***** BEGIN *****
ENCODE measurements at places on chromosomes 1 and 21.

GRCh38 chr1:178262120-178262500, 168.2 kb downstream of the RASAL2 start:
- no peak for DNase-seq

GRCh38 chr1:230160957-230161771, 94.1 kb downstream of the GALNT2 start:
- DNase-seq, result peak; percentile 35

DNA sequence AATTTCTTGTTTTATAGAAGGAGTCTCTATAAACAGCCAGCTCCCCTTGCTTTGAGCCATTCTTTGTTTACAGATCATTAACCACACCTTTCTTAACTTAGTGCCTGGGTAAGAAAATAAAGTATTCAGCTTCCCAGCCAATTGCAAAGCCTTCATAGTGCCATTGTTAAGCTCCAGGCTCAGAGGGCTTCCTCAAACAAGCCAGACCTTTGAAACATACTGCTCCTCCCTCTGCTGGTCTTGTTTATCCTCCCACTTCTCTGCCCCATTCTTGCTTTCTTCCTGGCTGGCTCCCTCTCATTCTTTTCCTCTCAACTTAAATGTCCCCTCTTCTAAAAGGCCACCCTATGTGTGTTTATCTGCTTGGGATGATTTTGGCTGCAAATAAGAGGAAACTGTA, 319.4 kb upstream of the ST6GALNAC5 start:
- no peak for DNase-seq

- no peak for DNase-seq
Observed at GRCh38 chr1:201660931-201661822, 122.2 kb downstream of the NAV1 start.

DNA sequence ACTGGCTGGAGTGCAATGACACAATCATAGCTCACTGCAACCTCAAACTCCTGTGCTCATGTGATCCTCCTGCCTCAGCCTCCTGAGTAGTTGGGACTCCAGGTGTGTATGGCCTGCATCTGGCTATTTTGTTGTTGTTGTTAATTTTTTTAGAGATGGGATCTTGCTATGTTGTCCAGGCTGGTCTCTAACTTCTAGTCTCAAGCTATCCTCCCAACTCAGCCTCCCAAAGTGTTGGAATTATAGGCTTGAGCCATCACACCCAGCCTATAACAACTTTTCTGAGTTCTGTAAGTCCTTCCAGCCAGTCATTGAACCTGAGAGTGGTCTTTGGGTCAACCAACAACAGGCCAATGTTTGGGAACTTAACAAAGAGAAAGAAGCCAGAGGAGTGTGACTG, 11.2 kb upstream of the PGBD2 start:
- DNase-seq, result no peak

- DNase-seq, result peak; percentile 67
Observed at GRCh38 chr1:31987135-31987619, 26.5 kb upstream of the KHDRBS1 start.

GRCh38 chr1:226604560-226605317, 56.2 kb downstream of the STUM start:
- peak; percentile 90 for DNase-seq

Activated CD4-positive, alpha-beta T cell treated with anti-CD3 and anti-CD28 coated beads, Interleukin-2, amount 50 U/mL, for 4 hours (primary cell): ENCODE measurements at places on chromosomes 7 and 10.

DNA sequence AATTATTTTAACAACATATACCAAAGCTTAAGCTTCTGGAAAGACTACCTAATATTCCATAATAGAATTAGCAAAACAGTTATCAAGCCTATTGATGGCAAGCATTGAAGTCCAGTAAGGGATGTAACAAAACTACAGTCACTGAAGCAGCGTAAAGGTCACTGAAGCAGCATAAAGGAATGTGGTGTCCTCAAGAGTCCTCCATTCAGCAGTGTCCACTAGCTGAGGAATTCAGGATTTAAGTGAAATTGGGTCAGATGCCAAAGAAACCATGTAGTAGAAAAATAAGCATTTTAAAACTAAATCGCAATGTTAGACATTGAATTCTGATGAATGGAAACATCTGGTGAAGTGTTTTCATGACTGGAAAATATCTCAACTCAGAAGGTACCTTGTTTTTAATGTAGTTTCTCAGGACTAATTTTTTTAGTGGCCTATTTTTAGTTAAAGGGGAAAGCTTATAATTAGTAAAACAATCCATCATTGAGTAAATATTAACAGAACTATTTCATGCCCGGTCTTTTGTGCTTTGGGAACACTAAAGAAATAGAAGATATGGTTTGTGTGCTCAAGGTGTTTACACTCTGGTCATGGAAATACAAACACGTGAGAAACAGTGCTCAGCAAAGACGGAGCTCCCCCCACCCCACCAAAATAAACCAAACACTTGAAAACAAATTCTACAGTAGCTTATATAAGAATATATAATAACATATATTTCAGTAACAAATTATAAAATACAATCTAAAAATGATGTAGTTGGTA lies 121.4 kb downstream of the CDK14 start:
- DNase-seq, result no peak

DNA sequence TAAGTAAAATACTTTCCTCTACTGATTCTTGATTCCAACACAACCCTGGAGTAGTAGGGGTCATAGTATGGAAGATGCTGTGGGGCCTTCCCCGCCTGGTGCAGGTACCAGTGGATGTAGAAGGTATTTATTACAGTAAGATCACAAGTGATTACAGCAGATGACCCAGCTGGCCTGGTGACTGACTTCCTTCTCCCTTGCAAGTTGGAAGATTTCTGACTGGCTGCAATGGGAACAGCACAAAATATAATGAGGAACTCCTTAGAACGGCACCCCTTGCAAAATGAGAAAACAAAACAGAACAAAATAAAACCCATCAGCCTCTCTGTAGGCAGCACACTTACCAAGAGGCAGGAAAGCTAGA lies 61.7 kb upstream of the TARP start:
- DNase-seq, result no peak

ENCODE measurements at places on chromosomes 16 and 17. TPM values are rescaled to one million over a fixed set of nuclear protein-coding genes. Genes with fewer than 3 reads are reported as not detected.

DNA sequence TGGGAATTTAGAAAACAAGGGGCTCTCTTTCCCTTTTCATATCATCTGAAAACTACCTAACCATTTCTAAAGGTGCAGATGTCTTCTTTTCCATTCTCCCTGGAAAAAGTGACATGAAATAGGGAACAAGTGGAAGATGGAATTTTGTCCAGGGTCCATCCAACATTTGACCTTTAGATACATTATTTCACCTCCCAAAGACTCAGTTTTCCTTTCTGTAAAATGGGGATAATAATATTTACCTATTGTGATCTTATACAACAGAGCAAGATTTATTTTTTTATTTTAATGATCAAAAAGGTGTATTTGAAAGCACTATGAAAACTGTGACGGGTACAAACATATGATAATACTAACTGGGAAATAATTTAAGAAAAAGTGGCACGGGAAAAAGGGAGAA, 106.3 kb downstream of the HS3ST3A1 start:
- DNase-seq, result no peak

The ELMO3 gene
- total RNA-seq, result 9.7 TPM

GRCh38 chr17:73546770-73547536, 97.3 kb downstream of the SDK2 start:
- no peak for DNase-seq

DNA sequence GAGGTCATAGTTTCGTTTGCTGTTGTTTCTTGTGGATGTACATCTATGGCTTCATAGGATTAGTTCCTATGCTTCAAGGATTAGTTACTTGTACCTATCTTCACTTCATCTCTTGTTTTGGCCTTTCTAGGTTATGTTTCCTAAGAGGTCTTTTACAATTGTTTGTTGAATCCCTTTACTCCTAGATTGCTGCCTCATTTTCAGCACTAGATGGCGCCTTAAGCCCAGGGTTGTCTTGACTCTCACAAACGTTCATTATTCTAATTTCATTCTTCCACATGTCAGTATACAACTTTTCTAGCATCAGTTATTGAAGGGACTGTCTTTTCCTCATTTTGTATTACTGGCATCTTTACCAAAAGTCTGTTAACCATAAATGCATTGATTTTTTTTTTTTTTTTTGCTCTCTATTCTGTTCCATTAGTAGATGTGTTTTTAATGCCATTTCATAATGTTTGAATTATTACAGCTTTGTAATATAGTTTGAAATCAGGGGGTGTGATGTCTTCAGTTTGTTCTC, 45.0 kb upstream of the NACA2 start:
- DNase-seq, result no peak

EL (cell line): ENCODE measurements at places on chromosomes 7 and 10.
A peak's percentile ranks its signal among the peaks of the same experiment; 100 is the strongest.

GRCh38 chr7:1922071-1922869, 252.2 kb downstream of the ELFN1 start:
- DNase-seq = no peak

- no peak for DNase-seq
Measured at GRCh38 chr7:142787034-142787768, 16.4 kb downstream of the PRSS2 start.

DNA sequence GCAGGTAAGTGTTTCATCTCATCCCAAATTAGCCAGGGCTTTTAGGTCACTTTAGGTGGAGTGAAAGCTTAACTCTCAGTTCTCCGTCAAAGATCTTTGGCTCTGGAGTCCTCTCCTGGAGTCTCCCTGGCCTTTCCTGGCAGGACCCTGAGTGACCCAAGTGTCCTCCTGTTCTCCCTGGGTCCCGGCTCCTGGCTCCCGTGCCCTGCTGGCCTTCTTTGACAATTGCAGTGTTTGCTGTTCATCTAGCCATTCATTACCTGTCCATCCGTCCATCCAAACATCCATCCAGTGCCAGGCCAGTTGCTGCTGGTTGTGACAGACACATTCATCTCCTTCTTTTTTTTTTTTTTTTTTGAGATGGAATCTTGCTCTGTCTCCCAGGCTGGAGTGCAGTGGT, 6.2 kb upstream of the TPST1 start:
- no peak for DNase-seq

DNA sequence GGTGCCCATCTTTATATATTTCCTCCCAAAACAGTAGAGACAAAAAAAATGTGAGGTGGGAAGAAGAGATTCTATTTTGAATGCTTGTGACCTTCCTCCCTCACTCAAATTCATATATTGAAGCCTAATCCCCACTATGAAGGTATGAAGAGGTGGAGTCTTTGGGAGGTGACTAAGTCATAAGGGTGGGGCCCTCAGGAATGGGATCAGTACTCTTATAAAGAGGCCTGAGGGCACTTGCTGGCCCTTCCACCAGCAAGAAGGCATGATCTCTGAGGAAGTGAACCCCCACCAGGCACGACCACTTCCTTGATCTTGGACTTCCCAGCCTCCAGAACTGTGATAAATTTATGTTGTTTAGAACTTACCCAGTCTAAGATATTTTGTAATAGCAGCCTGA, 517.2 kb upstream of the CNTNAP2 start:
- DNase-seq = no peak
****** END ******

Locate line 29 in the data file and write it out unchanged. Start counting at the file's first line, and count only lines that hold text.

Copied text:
- DNase-seq, result no peak